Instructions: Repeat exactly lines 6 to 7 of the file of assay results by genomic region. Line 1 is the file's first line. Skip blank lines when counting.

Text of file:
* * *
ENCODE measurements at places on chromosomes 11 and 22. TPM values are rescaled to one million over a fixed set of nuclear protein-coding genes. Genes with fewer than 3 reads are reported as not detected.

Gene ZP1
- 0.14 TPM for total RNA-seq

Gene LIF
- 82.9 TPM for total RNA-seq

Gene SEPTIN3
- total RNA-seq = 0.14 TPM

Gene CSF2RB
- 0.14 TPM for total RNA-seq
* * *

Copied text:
Gene SEPTIN3
- total RNA-seq = 0.14 TPM